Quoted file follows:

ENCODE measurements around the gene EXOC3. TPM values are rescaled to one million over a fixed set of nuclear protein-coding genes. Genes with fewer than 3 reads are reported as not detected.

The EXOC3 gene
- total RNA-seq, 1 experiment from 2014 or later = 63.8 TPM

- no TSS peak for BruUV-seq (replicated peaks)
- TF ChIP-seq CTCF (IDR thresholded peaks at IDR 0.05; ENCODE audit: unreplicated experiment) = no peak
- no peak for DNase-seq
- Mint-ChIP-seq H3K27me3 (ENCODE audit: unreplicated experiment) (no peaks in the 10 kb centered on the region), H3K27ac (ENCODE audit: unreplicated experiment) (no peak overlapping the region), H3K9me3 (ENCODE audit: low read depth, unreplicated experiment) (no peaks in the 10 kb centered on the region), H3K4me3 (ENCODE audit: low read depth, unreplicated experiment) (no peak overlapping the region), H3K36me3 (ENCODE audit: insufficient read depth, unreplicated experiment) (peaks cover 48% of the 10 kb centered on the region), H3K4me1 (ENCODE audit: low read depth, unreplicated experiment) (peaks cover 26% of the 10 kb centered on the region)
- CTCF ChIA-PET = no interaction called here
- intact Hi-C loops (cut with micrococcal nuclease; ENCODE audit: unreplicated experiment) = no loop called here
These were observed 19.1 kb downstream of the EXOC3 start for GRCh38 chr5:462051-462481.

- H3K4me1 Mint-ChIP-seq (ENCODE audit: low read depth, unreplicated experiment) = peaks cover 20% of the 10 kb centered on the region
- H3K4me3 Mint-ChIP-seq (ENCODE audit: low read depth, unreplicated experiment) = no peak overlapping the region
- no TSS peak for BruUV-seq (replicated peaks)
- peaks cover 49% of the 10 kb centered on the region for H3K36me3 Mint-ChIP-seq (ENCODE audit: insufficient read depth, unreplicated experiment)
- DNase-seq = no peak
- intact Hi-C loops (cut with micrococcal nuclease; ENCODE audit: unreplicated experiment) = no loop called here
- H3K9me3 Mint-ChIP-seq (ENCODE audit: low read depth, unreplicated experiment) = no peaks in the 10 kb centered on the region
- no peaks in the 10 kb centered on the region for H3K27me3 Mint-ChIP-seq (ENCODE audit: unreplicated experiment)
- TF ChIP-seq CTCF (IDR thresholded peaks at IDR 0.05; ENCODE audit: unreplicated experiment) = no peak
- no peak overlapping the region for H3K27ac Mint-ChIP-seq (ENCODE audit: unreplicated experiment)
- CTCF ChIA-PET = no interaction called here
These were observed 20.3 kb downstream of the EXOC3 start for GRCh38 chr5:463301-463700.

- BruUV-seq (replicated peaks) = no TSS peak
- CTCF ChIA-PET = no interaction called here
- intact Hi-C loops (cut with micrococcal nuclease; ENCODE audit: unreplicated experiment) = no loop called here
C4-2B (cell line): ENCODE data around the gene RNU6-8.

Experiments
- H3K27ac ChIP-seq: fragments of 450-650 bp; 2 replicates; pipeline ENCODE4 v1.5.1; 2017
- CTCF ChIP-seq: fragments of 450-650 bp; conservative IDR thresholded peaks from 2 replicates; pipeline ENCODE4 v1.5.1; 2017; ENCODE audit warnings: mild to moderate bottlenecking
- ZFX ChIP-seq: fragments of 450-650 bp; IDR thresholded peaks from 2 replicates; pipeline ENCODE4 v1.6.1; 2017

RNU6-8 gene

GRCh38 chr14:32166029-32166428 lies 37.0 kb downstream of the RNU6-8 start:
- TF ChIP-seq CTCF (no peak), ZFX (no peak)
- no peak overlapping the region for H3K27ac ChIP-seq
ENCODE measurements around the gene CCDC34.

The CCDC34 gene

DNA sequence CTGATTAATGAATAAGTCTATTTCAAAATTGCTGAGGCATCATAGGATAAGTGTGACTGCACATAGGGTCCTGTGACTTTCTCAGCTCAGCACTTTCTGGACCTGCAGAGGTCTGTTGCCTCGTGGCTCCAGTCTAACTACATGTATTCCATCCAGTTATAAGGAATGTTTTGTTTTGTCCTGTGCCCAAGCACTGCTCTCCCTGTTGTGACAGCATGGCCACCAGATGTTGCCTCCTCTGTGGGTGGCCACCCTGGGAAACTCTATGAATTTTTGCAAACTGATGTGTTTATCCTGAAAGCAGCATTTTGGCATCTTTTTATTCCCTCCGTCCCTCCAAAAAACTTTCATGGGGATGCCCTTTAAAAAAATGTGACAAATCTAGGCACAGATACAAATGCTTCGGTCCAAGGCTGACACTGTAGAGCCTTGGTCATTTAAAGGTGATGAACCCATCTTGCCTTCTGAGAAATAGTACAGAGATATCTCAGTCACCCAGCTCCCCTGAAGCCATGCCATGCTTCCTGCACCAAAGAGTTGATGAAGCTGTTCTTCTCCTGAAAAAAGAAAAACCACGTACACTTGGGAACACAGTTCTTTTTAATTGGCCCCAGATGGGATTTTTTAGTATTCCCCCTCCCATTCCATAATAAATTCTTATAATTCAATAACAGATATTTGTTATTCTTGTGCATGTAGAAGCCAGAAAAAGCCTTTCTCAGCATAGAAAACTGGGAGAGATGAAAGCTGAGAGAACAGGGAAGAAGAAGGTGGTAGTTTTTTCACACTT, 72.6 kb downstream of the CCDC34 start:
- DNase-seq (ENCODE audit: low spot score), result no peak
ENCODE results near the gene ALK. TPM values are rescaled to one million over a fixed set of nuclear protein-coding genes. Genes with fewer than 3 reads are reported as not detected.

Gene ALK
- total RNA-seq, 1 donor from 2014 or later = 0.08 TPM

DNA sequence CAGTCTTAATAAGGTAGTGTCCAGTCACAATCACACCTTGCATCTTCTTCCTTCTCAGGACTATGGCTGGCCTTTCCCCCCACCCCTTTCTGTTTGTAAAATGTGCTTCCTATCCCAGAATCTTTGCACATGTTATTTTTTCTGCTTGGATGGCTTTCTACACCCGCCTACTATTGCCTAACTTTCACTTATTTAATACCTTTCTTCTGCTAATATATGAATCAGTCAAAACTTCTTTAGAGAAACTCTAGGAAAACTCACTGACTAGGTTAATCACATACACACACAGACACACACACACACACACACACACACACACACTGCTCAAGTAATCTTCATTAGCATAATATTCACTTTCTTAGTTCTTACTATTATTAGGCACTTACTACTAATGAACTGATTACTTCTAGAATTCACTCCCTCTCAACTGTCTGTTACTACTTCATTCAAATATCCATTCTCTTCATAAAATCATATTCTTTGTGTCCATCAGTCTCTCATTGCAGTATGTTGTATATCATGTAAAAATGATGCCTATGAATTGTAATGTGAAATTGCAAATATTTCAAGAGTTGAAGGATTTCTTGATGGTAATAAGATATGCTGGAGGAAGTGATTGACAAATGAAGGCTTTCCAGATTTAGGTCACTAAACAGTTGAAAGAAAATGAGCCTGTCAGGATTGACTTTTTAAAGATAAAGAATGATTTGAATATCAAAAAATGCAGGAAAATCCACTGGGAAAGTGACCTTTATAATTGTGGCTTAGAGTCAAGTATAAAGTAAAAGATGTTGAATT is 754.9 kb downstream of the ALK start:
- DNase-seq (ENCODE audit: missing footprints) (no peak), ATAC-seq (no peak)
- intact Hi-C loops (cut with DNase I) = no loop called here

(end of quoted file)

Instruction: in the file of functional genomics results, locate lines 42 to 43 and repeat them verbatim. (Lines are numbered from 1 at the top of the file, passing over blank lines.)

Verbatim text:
DNA sequence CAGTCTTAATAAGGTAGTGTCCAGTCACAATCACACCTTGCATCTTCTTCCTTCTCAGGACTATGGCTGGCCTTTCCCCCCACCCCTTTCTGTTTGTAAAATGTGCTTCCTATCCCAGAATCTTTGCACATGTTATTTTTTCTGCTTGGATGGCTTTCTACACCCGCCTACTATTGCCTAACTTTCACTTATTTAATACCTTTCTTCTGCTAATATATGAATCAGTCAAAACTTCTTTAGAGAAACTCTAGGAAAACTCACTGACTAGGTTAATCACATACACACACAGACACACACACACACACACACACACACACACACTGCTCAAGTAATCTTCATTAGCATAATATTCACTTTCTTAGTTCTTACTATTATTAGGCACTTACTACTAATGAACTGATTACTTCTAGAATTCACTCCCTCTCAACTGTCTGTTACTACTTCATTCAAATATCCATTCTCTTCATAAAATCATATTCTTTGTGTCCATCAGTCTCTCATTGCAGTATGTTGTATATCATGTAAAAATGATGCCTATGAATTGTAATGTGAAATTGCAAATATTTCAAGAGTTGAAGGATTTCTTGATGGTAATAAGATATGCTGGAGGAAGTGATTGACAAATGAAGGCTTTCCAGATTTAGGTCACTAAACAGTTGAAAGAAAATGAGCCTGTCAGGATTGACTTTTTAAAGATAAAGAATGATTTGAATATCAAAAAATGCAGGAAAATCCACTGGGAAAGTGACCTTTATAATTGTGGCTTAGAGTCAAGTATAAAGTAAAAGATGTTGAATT is 754.9 kb downstream of the ALK start:
- DNase-seq (ENCODE audit: missing footprints) (no peak), ATAC-seq (no peak)